Hildie S. Block and Caroline A. Evey

Caroline A. Evey

Inspiration piece



Life Insurance

Hildie S. Block


Howard Tao who speaks slowly and with a “cured” stutter’s affectation asks me when I will die.
That’s not exactly what he says, it’s what he wishes to ask, but can’t.
“And your parents?  Did either of them die of a heart attack, stroke or cancer . . . before the age of 65?”
Of those diseases?
They are dead though.  They never turned 70.  I don’t say this.
He asks the wrong questions.
He wants to hear good things.  It means money for him.  I know this.  A commission.  Continued employment.  A life.  A monthly check from us, against what we hope won’t happen.
It means “life insurance” for me.  I know this.  As much as it can be known.
The trick is only to answer what is asked.
I keep trying.
”Your height and weight?”
“Has a doctor diagnosed you with any of the following in the last 10 years.”
Wrong question again.  Answer is no.  Not in the last 10 years.
Keep trying, Howard.
“How much life insurance do you want?”
Long pause.  Bile rises in throat.  Burns.  Want.  Want.  Not sure I want this at all.
“How much . . . ma’am?”
“Life insurance.  How big a policy?”
“How do people usually –“
“Well, you take your income.”
“My income.  That’s my value.  My income.  Are you sure?”
“You know – if you don’t have a job, you do things that would need to be done, you know?  So you figure out how much it would cost for someone else to do that and you multiply by –“
“I multiply?”
“Yes, y ou take those things — you know child care and cleaning and things that other people could do and you multiply it –“
“I multiply it.”
My head was reeling.  My heart was shattering into a million trillion gazillion little pieces.  My value.  Multiplied by years I wasn’t there.  My life expectancy, by my weight.  My age.  When my parents died.
The wrong questions.
“Ma’am – your husband has filled a lot of this out for you.”
“He has?”
“Yes.”  My wifely duties, multiplied by sitters so he can go date and replace me?
“Do you want me to go over it?”
“No.  I don’t think so. “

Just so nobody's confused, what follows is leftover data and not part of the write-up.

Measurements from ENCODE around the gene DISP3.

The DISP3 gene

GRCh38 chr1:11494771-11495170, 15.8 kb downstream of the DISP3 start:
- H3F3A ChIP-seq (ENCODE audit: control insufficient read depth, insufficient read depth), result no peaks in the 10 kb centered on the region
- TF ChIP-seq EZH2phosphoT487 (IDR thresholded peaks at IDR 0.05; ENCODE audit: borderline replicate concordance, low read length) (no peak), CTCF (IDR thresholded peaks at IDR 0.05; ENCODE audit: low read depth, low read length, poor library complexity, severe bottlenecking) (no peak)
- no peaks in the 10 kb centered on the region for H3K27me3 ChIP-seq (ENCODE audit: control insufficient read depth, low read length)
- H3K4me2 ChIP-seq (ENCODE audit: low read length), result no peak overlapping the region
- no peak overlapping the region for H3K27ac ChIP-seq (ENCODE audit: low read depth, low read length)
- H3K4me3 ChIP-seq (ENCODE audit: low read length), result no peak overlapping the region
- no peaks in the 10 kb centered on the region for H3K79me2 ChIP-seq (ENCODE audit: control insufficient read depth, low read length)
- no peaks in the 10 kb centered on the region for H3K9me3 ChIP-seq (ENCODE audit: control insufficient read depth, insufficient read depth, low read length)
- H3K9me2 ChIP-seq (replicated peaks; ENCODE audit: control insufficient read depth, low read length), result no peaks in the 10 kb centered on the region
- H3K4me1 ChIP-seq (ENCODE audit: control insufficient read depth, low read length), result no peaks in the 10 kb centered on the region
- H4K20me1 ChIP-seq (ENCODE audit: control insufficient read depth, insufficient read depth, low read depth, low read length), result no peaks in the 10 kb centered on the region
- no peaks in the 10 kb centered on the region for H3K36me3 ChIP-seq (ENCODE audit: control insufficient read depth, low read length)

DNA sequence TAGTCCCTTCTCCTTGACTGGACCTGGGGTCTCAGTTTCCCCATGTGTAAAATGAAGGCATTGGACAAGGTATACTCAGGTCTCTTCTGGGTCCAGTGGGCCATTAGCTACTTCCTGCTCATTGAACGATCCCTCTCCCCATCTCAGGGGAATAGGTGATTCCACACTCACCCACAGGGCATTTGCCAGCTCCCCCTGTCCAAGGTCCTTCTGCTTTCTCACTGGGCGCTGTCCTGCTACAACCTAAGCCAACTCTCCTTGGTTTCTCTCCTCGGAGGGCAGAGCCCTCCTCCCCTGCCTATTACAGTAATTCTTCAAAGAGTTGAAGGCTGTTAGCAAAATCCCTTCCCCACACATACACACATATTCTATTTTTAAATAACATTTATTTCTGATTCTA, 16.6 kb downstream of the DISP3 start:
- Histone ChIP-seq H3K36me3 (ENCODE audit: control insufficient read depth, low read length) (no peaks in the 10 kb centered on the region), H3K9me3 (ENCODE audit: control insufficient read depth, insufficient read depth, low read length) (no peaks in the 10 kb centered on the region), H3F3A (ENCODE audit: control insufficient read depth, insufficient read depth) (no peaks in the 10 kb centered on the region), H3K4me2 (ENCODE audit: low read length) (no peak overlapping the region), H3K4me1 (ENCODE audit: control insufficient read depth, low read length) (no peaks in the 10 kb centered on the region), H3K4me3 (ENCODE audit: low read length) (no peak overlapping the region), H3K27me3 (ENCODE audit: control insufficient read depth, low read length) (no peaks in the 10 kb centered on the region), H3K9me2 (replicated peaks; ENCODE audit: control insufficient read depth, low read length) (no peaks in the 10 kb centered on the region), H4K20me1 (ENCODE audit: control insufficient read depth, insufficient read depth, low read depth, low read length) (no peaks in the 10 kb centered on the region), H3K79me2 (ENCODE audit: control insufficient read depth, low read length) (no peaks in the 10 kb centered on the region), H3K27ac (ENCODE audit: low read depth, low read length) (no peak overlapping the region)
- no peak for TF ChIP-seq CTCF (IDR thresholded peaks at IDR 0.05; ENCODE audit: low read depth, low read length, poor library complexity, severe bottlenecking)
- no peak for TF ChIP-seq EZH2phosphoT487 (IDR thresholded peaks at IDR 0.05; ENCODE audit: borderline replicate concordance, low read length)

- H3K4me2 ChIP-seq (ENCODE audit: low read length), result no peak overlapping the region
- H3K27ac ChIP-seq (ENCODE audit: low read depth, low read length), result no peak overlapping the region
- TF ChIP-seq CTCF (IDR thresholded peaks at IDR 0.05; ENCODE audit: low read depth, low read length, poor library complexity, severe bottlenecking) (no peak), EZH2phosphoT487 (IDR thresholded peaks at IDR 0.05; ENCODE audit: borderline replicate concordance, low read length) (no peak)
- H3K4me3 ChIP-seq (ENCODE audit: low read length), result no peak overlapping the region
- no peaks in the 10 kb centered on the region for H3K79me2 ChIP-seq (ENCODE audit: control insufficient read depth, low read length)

“Okay, then, ma’am, let’s just keep going then, we are almost done.”
“We are?”
“Yes, I think so.”
“So I need to set up and appointment for someone to come out and take your blood.”
“Of course.”
“And you’ll need to sign.”
“Of course.”  Sign, in blood, the contract.
“And that will be it.”
“As soon as we figure out how big a policy.”
“That’s the trick, isn’t it?”
“That’s the trick.”
“I’m sorry, ma’am, I don’t understand.”
“How to value someone.  I mean, Howard. How much for your mom.”
“How much?”
“What do you mean?  How much would you pay for when she wasn’t there?”
“Ma’am, I’m not sure you get –“
“Really?  Isn’t that what you are asking me?  To prepay for? In case I’m not there?  Someone else?”
“Ma’am, this is just life insurance.”
“Howard, you are very young, aren’t you?”
“Not even 25 yet, right?  Your grandparents still alive?”
“Ma’am? Do you want to talk to my supervisor?”
“No, Howard.   I don’t need your supervisor.”

I took out a paper and pencil  and my calendar – started putting dollar signs next to the cramped and crowded, boxes – adding it up.
My life, my parents, dead in their 60s, the the things my doctors had diagnosed me with more than 10 years ago.
My hot pink calculator worked the numbers, straight to “E.”
My oversharpened pencil tip broke (have to mess with the electric pencil sharpener).  I took the pencil and broke it in half, cleanly in the middle.  Now I have 2 pencils.  That’s power.
The evening continued.  Dinner, homework, kids ready for bed.
“Did you talk to the guy?”
“The guy?”
“From the insurance?”
“Howard? “
“I don’t know his name.”
“Yeah, I talked to him.”
“He’s sending stuff.”